The International Criminal Court has issued warrants for the arrest of two rebel leaders — one Congolese and one Rwandan — as the two African states accuse each other of using proxies in the ongoing violence in the Democratic Republic of Congo.
The ICC, based in The Hague, announced on Friday that it has issued warrants for the arrest of Rwandan Hutu rebel leader Sylvestre Mudacumura and rogue Tutsi Congolese general Bosco Ntaganda, who is the leader of the March 23 mutiny in the DRC, AFP reported.
« Mr. Ntaganda, approximately 41 years old, is suspected of committing war crimes and/or crimes against humanity, from 1 September 2002 to the end of September 2003, in the context of the conflict in the Kivus, » the ICC said.
Mudacumura faces « nine counts of war crimes, consisting of attacking civilians, murder, mutilation, cruel treatment, rape, torture, destruction of property, pillaging and outrages against personal dignity, » committed during the 2009-2010 conflict in the Kivus.
Kinshasa accuses the Rwandan government of providing funds, weapons, and troops to Ntaganda’s militia, which captured several towns in Nord-Kivu province in recent days and is now perceived as threatening the provincial capital Goma.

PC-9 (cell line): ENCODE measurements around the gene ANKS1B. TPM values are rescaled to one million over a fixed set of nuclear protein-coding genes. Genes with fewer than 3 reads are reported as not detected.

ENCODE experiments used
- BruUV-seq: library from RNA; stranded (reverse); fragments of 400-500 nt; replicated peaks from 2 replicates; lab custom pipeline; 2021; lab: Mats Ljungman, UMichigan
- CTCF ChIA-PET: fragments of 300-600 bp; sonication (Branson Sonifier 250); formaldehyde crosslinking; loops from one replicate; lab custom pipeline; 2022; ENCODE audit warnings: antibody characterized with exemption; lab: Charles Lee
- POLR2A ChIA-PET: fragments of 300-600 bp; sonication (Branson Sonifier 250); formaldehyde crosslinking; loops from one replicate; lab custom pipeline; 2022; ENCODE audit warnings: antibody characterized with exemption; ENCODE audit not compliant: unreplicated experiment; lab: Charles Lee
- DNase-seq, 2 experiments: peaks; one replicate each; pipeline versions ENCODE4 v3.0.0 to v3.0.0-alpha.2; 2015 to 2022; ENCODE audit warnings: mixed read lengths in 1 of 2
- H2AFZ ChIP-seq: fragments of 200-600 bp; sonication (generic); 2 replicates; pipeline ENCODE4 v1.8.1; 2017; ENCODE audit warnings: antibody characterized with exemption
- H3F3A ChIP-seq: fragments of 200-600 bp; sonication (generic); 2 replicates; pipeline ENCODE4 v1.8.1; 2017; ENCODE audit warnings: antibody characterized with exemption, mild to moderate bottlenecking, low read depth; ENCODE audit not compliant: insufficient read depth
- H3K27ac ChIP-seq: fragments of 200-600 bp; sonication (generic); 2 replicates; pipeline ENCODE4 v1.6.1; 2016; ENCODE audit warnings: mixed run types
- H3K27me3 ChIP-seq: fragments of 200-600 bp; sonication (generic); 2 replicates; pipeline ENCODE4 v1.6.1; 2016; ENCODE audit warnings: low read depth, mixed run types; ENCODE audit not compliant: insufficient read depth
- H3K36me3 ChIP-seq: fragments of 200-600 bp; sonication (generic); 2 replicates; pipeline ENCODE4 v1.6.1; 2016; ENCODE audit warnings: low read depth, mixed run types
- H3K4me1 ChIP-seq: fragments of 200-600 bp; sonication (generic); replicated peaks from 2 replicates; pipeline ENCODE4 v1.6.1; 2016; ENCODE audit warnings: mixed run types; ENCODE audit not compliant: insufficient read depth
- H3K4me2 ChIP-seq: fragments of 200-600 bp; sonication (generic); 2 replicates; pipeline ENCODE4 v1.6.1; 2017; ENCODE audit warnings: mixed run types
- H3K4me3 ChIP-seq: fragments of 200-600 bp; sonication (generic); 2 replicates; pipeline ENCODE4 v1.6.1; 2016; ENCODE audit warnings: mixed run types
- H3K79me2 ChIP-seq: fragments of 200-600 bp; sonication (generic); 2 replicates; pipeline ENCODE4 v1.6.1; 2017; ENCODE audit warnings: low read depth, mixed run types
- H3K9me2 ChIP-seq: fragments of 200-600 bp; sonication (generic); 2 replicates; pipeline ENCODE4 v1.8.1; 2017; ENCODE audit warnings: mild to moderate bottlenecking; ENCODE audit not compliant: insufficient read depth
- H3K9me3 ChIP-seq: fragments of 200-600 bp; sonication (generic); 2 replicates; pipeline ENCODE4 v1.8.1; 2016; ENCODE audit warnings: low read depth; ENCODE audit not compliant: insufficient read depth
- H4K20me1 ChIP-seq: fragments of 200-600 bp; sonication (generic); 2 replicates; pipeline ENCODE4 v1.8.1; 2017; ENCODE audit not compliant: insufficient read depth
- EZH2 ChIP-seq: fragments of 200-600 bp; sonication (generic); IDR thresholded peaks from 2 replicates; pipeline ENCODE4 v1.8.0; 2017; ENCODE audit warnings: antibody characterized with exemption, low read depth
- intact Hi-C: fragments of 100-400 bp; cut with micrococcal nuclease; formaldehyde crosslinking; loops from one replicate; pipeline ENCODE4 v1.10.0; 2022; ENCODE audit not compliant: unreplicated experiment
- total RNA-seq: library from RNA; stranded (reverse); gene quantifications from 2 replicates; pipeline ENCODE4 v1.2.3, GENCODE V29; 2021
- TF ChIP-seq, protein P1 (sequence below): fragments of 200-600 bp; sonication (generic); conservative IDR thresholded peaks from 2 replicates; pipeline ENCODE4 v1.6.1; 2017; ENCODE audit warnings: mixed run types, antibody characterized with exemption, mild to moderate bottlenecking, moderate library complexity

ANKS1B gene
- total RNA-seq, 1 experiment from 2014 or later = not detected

Led by Ntaganda, hundreds of former members of the National Congress for the Defense of the People (CNDP) rebelled against Kinshasa in April in protest over mistreatment in the Armed Forces of the Democratic Republic of Congo (FARDC).
The CNDP was a rebel militia group that split from the FARDC. In 2009, a peace treaty was signed by the rebels and the Congolese government which integrated the CNDP into the FARDC.
Congo has faced numerous problems over the past few decades, such as grinding poverty, crumbling infrastructure, and a war in the east of the country that has dragged on for over a decade and left over 5.5 million people dead.